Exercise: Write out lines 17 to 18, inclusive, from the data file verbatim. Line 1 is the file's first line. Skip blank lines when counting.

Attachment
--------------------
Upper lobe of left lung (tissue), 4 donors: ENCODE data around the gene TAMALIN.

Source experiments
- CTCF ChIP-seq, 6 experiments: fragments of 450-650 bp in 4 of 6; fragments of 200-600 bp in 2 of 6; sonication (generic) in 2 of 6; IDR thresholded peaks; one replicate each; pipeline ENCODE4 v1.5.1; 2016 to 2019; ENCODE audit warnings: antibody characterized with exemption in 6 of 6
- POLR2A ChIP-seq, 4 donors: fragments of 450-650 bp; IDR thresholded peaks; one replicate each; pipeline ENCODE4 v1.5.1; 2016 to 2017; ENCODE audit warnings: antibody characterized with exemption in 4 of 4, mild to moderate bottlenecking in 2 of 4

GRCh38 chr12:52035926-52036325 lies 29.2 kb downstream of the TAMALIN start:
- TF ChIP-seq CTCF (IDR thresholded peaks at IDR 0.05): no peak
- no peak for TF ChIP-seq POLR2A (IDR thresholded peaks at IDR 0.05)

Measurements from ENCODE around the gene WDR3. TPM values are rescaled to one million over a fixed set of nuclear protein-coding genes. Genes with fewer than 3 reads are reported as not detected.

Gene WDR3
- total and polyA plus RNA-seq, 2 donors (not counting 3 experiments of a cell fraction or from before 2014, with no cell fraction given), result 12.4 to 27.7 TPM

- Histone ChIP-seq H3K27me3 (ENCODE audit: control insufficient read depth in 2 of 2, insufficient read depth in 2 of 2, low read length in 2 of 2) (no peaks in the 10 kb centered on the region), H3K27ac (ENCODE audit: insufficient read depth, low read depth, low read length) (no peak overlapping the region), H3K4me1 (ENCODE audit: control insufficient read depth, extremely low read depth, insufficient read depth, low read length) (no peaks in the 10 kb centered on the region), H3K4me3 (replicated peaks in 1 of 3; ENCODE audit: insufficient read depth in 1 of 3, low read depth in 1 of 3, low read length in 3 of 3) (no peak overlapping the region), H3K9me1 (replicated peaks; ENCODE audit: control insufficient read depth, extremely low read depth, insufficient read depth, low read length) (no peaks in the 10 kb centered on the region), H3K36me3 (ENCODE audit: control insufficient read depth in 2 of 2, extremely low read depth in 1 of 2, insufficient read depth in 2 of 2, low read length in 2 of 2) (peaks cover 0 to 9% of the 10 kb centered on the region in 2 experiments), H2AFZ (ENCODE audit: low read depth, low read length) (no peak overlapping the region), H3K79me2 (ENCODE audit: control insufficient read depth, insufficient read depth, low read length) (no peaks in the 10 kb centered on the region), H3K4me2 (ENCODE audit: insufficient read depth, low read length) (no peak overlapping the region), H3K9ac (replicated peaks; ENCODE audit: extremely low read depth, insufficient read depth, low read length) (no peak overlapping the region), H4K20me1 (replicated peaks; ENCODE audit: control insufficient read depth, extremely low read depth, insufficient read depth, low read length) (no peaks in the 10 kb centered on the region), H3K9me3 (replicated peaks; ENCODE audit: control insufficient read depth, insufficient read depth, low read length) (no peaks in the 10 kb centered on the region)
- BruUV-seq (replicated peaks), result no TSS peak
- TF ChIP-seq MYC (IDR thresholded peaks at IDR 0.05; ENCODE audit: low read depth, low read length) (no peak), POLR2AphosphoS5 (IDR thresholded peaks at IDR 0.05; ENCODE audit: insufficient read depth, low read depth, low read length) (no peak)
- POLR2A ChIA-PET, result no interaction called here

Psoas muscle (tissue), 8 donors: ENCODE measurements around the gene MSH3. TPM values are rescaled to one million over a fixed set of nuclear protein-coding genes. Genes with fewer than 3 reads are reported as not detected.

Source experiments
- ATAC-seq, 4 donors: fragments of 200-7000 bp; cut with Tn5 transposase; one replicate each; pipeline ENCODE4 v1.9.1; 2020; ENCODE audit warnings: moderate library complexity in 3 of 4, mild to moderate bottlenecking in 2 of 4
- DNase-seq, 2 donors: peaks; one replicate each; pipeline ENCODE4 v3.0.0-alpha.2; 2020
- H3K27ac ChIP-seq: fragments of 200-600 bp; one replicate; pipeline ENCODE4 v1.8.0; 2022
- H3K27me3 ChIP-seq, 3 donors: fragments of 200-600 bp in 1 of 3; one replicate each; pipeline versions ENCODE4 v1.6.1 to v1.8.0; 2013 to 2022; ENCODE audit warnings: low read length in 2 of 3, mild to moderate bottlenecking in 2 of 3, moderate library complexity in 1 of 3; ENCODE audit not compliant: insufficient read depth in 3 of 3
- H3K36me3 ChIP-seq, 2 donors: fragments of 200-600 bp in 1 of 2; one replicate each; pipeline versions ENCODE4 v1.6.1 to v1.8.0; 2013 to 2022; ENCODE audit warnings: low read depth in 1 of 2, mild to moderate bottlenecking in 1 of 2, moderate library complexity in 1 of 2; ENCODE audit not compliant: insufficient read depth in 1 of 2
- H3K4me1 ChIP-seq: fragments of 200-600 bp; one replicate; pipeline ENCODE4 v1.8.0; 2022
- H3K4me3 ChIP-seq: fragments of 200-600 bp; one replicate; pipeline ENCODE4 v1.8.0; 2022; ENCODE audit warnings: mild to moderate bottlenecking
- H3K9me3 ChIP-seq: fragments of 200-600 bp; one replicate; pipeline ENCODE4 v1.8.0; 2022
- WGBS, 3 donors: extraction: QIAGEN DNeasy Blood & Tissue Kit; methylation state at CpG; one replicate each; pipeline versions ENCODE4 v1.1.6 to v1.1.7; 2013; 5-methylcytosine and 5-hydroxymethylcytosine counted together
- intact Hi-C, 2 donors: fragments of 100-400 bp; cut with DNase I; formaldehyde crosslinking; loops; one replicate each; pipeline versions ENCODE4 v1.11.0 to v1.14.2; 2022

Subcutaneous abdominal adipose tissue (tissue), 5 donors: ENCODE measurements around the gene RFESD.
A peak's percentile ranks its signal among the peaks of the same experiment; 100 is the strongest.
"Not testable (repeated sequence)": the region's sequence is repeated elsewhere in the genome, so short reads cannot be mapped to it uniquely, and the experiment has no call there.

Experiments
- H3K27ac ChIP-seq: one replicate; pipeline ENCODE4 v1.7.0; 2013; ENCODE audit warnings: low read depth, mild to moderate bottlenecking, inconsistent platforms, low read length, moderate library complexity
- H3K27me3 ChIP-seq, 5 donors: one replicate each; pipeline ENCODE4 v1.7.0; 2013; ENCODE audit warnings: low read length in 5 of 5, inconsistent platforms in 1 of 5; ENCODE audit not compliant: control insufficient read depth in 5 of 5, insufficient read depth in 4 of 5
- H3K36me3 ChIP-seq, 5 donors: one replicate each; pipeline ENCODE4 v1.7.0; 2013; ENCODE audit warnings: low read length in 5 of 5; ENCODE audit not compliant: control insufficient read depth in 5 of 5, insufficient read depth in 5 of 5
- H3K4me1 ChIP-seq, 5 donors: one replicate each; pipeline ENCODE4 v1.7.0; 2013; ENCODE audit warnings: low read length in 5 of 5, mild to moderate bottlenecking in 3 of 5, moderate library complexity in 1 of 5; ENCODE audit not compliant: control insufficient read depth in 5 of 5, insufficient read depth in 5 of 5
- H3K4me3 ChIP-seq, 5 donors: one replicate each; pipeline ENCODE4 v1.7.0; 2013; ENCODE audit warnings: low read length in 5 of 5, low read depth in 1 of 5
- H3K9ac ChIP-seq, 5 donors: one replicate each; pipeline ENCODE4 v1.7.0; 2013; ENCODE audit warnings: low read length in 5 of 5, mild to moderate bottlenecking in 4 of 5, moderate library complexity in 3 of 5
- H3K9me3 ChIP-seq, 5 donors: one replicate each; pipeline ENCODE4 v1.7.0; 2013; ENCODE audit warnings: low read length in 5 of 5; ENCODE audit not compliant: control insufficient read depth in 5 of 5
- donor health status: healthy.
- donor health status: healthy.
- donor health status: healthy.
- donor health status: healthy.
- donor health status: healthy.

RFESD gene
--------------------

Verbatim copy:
- ATAC-seq, 4 donors: fragments of 200-7000 bp; cut with Tn5 transposase; one replicate each; pipeline ENCODE4 v1.9.1; 2020; ENCODE audit warnings: moderate library complexity in 3 of 4, mild to moderate bottlenecking in 2 of 4
- DNase-seq, 2 donors: peaks; one replicate each; pipeline ENCODE4 v3.0.0-alpha.2; 2020